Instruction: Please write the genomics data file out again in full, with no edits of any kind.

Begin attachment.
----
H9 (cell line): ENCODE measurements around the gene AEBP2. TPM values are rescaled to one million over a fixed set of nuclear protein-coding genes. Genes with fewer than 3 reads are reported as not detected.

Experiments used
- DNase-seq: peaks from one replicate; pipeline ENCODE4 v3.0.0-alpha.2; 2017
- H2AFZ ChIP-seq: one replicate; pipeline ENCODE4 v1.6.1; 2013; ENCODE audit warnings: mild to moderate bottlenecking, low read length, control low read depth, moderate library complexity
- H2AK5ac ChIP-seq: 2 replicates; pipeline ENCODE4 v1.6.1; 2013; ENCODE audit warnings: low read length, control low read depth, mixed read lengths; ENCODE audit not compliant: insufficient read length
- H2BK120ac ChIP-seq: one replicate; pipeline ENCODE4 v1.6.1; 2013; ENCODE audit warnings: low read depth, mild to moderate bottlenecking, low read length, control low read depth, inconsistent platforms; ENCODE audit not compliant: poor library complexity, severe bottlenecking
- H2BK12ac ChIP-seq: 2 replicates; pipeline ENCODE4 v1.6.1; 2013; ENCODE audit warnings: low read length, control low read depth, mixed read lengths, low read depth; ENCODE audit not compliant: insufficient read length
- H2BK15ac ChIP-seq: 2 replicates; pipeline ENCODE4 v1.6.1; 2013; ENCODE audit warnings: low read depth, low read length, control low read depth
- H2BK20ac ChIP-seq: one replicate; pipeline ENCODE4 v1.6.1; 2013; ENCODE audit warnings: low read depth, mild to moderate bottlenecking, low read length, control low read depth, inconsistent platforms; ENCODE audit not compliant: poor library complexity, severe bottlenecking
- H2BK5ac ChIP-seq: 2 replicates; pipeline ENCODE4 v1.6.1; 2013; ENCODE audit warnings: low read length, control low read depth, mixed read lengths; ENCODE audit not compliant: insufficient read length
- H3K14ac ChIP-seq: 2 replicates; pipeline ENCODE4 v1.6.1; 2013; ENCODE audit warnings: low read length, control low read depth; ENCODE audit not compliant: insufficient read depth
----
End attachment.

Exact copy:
H9 (cell line): ENCODE measurements around the gene AEBP2. TPM values are rescaled to one million over a fixed set of nuclear protein-coding genes. Genes with fewer than 3 reads are reported as not detected.

Experiments used
- DNase-seq: peaks from one replicate; pipeline ENCODE4 v3.0.0-alpha.2; 2017
- H2AFZ ChIP-seq: one replicate; pipeline ENCODE4 v1.6.1; 2013; ENCODE audit warnings: mild to moderate bottlenecking, low read length, control low read depth, moderate library complexity
- H2AK5ac ChIP-seq: 2 replicates; pipeline ENCODE4 v1.6.1; 2013; ENCODE audit warnings: low read length, control low read depth, mixed read lengths; ENCODE audit not compliant: insufficient read length
- H2BK120ac ChIP-seq: one replicate; pipeline ENCODE4 v1.6.1; 2013; ENCODE audit warnings: low read depth, mild to moderate bottlenecking, low read length, control low read depth, inconsistent platforms; ENCODE audit not compliant: poor library complexity, severe bottlenecking
- H2BK12ac ChIP-seq: 2 replicates; pipeline ENCODE4 v1.6.1; 2013; ENCODE audit warnings: low read length, control low read depth, mixed read lengths, low read depth; ENCODE audit not compliant: insufficient read length
- H2BK15ac ChIP-seq: 2 replicates; pipeline ENCODE4 v1.6.1; 2013; ENCODE audit warnings: low read depth, low read length, control low read depth
- H2BK20ac ChIP-seq: one replicate; pipeline ENCODE4 v1.6.1; 2013; ENCODE audit warnings: low read depth, mild to moderate bottlenecking, low read length, control low read depth, inconsistent platforms; ENCODE audit not compliant: poor library complexity, severe bottlenecking
- H2BK5ac ChIP-seq: 2 replicates; pipeline ENCODE4 v1.6.1; 2013; ENCODE audit warnings: low read length, control low read depth, mixed read lengths; ENCODE audit not compliant: insufficient read length
- H3K14ac ChIP-seq: 2 replicates; pipeline ENCODE4 v1.6.1; 2013; ENCODE audit warnings: low read length, control low read depth; ENCODE audit not compliant: insufficient read depth